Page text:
curdle Ihc blood. It s.iouhl nft'dken
grave thought in the minds of our'
legislators. Think of their most I
wretched slate. Alleviate their mis- I
cries. If not, let us nbolish im
prisonment ami make dcnllt the pen-j
ally to be meted out for rfll crimes,;
however great or mean. Then, at
least we shall not be denounced as1
cruel monsters who keep men alive
simply lo torture their spiriIuai be
ing through Ihc vehicle ol the materi
al. ? D ti i; f'o ft ( seen t.
-. - ? -
' Thirteen Days Without Food.
j The steamship Kngland, of ihc Na
tional line, arrived in New York from
j Liverpool; WU'cn her cargo was be-:
i ing unloaded a man was found lean
ling against a crate, who gasped out
."water.'' lie was terribly emaciated
land weak. He faintly gave his name
a-5 Harry, and said that he was a ba
ker, lie Was atked if he bad been
all the lime while Ihc ship was at
sea without food or drink, and he
nodded once, shuddered and died.'
I The body was sent to the morgue.
I Nothing was found on it to indicate;
its identity but a piece of paper, on !
I ?Vilich was scratched the address,'
"Peter Hartman, baker, at Sinpson's,
Soho street, Lraneh." Tue stown-1
way must have he'e'rs thirteen days
without food or water. The dead
man appeared lo bo about thilly-two
A <kmaii who knows Grant*' writes
to Ihc New York Suit as follows : "J
have known Grant ever since he haul
ed wood to St. Louis, before be dream
ed of being President, when his wag
on was put in Arnol's livery stable ?
many years ago. He was then and'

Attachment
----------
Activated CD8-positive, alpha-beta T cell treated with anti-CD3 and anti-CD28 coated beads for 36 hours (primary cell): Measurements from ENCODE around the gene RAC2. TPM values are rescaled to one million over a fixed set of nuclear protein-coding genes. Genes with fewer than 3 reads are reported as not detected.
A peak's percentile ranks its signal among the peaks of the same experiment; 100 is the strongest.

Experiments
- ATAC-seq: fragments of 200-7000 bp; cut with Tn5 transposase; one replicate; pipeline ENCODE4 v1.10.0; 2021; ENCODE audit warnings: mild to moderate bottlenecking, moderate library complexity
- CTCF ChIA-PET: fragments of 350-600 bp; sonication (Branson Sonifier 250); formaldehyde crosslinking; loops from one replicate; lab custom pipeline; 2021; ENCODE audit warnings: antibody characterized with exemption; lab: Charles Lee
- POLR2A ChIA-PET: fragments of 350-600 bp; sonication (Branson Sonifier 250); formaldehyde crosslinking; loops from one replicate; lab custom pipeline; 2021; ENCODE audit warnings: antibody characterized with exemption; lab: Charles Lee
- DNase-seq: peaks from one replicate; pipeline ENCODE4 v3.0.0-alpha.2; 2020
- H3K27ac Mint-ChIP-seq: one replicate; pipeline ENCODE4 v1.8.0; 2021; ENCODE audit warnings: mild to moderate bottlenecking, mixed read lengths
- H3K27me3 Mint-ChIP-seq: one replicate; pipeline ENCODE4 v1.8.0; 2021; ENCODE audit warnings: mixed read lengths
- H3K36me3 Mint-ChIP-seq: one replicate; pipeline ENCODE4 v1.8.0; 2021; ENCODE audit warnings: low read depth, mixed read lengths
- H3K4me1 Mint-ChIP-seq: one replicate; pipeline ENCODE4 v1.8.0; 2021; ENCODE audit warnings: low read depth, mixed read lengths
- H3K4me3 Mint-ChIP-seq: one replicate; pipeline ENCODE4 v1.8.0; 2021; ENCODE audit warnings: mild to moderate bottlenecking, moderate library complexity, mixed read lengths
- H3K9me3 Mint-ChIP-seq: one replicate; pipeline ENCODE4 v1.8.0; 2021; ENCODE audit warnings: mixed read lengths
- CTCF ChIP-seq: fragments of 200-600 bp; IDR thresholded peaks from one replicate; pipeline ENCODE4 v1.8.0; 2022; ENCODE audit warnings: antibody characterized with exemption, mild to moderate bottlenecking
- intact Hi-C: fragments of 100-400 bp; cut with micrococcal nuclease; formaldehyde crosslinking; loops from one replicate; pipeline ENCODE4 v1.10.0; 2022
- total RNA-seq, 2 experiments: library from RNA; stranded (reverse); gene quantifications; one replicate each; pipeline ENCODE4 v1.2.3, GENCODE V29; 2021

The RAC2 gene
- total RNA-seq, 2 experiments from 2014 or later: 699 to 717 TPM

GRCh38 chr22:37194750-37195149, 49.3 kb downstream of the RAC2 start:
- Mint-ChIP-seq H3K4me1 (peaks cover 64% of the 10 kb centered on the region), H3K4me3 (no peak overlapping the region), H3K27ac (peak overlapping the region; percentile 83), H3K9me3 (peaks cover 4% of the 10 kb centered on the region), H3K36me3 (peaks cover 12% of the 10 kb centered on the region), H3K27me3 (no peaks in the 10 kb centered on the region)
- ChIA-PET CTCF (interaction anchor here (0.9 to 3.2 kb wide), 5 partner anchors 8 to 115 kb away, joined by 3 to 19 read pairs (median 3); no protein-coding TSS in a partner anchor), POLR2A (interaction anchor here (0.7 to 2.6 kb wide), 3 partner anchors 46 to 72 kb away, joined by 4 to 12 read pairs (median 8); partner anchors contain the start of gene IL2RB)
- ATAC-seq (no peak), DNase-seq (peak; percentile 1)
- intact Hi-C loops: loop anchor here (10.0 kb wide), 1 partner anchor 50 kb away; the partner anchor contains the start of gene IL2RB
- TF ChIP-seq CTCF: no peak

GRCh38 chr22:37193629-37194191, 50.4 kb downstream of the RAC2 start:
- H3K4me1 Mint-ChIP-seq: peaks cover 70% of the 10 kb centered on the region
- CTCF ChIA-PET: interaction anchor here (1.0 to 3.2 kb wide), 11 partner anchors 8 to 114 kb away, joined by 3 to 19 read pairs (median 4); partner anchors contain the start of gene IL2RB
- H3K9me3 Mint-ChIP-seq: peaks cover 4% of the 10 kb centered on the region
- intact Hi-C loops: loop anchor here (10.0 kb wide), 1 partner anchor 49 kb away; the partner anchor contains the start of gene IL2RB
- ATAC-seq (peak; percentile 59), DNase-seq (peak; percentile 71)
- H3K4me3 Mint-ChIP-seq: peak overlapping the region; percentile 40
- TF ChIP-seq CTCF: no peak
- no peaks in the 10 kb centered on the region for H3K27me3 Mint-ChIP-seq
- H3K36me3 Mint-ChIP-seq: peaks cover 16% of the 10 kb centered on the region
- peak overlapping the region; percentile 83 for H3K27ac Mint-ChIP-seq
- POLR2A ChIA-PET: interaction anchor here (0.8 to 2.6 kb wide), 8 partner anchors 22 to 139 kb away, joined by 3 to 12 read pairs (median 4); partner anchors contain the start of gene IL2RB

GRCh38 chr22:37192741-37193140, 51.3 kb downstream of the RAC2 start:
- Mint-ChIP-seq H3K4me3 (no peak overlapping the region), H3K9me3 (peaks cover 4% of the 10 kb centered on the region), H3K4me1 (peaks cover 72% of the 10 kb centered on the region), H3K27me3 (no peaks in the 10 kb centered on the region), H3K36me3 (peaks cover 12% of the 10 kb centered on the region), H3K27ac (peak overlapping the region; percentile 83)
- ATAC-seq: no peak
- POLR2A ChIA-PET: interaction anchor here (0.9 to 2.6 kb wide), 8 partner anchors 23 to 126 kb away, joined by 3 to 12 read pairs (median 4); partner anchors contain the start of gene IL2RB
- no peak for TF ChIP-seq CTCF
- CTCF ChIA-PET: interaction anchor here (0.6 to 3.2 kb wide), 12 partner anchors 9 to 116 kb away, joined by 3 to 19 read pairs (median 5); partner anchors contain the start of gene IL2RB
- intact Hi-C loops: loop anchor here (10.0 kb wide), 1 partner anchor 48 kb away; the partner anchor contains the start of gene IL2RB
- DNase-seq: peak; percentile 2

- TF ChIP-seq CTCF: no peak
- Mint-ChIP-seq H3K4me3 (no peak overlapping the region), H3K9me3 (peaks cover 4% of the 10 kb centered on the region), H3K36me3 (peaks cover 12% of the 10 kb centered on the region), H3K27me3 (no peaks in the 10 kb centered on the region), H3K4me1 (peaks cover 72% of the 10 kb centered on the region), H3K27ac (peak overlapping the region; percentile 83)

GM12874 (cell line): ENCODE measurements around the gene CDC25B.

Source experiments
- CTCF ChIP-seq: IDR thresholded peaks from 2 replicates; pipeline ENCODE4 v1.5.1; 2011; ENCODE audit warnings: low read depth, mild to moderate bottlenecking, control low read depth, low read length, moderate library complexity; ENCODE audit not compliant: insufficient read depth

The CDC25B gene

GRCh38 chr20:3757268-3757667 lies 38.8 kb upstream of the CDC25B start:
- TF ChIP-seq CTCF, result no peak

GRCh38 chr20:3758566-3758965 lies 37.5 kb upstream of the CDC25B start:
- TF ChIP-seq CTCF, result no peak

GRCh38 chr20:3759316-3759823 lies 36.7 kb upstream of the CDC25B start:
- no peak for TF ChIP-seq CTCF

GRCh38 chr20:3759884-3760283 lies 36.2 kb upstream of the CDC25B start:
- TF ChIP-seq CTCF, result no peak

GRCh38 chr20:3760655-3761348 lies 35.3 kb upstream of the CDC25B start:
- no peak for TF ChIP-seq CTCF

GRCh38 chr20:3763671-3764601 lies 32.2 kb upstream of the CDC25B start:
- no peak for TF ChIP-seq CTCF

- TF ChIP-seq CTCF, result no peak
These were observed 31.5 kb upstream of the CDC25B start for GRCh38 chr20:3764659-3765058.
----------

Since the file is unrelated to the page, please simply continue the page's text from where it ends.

now is, ambitious, and while he pre
tends he wants nothing, has always
been willing to accept and is good]
on the take. He will take or acctfpt
the third time, and will seek and keep!
all other terms, but will always, like
another friend of mine, prefer a
gold nunc. He would like to b'J at
the head of an empire; even if it
drenched Ihc United Stales in blood.".
Who wouldn't lather be President
than be right? Come, now, no shirk-]
ing around. The salary of President!
is ?00,000 per year. The salary of
being right is all the way from $10
pur moipUi down to splitting wood for
a colii dinner.
Cost of Fences.
Editor Orangeburg Democrat:
I see ib*your issue of the 14th iii
stnut nn'nrlide under the above head- i
ing, which g?fcs on to show the cost
of ferlbing farms. I have been trying
to farm fur several ycat's ami in this)
time havd fenced a good deal of landJ
and bud by calculation that I can j
easily fence forty acres in the manner
proposed at a cost of $170, including i
rails,- hauling and building fence,|
which is a large price and iifbutn lit
tle over one-third of your calcula
tion, 'i'iiis amount wotdd not enclose j
a pasture sufficient for half flic stock*